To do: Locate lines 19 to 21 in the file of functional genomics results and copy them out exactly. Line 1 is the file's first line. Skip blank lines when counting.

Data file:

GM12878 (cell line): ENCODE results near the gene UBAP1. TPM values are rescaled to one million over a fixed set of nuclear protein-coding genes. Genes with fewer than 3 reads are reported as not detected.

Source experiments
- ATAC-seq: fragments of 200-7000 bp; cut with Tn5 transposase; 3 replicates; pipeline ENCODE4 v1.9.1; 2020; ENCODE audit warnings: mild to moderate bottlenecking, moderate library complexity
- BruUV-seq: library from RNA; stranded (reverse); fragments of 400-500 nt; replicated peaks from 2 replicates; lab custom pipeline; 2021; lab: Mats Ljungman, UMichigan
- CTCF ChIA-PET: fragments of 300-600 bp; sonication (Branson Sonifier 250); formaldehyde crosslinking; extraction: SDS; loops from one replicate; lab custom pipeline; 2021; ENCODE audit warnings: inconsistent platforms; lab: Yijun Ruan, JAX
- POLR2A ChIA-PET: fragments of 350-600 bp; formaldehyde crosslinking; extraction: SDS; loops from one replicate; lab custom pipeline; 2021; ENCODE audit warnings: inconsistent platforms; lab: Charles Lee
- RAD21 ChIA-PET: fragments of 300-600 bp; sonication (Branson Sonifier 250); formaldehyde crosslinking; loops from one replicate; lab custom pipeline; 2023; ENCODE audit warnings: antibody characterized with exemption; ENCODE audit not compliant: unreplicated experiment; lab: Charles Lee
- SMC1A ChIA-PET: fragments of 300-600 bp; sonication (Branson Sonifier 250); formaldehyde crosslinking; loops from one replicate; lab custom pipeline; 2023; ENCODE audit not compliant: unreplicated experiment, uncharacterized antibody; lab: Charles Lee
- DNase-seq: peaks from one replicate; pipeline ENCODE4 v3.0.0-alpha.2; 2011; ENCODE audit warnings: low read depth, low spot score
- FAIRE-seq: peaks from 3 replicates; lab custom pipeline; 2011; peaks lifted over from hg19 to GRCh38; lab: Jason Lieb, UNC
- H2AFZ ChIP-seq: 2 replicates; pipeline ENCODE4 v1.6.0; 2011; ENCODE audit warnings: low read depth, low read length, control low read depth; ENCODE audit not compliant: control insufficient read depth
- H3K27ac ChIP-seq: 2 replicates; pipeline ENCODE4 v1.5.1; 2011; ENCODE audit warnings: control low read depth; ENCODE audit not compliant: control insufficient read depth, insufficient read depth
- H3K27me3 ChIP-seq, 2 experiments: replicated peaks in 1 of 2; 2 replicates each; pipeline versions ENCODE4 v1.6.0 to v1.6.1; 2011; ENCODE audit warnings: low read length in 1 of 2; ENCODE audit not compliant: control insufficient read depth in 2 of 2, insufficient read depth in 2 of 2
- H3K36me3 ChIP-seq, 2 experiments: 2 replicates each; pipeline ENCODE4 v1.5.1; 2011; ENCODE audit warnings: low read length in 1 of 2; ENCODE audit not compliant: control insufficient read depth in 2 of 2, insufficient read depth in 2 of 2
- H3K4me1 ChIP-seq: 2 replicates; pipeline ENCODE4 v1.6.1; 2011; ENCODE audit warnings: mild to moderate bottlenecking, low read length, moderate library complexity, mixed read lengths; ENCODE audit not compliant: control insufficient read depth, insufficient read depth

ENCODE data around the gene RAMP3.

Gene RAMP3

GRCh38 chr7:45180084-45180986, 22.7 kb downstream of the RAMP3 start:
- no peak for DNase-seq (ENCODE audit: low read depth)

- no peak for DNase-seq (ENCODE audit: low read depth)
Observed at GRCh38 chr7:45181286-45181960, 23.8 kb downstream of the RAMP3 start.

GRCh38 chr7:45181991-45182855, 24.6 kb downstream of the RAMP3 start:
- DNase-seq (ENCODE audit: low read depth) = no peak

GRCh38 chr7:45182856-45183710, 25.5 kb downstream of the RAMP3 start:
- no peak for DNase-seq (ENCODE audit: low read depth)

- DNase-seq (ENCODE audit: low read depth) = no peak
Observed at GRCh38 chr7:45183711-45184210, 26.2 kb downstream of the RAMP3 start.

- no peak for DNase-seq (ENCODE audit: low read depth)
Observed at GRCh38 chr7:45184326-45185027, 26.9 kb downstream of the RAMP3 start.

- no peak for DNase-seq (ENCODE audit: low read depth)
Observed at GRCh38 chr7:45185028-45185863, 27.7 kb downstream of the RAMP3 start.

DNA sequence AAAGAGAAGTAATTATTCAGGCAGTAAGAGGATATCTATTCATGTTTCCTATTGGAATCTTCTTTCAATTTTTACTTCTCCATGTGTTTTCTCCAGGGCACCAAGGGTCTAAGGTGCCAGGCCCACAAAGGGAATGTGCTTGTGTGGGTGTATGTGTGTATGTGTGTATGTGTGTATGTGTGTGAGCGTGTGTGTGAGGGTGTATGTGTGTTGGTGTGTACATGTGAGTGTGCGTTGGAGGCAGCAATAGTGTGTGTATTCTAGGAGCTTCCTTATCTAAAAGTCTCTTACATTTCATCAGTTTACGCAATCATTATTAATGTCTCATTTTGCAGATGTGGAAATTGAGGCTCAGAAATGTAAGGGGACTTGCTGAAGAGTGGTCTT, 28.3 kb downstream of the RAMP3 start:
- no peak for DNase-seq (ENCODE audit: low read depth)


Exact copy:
- no peak for DNase-seq (ENCODE audit: low read depth)

- no peak for DNase-seq (ENCODE audit: low read depth)
Observed at GRCh38 chr7:45181286-45181960, 23.8 kb downstream of the RAMP3 start.